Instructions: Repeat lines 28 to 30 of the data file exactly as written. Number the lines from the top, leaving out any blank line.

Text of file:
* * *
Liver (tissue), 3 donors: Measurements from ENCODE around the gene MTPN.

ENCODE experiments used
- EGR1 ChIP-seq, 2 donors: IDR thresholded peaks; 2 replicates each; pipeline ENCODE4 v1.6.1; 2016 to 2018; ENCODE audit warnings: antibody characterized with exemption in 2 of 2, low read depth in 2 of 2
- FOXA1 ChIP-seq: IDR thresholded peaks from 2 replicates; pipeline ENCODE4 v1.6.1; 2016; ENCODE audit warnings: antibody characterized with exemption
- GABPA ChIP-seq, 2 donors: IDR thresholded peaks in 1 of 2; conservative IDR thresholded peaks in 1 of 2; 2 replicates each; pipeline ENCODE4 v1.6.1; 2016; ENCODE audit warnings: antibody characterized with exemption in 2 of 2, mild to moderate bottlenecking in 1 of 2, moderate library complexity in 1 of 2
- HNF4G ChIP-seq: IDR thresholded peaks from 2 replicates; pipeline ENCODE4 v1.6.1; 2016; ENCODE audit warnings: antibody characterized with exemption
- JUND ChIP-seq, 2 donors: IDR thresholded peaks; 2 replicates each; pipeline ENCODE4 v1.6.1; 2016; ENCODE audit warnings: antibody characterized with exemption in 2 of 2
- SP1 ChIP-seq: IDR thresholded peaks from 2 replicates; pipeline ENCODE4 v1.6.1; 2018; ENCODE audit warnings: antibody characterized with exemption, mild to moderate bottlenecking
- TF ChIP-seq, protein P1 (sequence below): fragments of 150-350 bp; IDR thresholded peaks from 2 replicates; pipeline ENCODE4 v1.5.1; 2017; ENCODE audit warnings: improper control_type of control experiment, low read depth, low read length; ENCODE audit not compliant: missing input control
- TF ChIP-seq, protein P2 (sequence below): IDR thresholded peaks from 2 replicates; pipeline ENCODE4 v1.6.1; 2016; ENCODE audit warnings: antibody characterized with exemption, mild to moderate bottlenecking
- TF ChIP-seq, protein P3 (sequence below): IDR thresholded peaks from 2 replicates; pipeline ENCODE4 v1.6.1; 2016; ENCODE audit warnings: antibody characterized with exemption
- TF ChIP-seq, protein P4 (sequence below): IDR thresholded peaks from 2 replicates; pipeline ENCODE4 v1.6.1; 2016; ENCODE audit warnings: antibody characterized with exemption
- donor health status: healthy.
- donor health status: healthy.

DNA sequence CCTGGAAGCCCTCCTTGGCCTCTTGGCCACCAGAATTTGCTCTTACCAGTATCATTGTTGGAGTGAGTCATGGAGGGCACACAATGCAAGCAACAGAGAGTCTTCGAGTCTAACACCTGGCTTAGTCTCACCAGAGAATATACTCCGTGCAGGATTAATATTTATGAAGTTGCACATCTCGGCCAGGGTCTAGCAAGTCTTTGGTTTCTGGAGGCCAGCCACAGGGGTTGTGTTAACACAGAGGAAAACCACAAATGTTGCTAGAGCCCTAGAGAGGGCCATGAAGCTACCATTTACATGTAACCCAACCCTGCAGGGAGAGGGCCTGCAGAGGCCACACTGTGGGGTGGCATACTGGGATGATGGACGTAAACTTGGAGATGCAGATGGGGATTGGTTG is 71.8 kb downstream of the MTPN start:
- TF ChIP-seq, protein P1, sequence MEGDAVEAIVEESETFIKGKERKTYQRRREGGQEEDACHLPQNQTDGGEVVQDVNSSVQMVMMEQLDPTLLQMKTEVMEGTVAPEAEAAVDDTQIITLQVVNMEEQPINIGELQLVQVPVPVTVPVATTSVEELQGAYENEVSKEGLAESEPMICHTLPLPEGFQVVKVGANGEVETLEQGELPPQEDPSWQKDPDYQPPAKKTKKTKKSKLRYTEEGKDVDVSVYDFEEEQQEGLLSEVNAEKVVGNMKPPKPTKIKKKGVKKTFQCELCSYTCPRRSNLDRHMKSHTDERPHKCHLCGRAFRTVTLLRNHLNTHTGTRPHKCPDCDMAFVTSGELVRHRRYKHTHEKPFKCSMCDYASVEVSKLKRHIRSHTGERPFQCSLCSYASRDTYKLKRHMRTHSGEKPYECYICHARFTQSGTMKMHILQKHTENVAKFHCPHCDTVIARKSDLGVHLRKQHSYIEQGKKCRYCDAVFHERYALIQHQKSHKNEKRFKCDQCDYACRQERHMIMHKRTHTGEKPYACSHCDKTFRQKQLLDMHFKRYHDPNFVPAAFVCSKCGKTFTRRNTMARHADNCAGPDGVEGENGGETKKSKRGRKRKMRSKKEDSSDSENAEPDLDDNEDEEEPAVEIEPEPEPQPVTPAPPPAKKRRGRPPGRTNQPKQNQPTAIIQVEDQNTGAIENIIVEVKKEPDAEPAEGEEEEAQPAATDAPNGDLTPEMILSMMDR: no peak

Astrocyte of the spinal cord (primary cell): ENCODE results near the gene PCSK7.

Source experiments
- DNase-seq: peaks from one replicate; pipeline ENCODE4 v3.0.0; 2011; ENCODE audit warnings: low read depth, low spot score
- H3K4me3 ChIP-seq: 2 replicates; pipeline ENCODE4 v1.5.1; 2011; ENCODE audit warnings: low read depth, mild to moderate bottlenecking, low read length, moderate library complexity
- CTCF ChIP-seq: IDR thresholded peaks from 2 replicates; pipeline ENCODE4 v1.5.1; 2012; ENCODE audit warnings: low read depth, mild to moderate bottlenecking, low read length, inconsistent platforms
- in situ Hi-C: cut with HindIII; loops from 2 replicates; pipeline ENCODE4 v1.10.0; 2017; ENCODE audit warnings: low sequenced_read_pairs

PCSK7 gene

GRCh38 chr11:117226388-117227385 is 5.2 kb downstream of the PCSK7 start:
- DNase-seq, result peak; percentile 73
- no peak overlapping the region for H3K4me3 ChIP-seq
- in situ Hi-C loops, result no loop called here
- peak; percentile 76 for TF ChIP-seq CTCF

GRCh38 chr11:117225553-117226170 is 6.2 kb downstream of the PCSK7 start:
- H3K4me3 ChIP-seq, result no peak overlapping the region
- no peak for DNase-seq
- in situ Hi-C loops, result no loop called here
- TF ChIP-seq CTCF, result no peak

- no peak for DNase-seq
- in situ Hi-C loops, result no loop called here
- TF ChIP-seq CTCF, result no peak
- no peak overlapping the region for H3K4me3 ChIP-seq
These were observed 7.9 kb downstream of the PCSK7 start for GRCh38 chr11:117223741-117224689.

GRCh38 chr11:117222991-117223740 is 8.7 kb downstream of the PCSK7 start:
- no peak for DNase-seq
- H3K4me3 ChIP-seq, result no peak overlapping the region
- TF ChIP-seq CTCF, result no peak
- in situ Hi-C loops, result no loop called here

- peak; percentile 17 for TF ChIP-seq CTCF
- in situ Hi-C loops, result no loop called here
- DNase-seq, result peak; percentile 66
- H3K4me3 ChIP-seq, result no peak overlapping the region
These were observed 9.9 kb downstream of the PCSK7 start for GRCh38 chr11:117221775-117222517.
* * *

- peak; percentile 76 for TF ChIP-seq CTCF

GRCh38 chr11:117225553-117226170 is 6.2 kb downstream of the PCSK7 start:
- H3K4me3 ChIP-seq, result no peak overlapping the region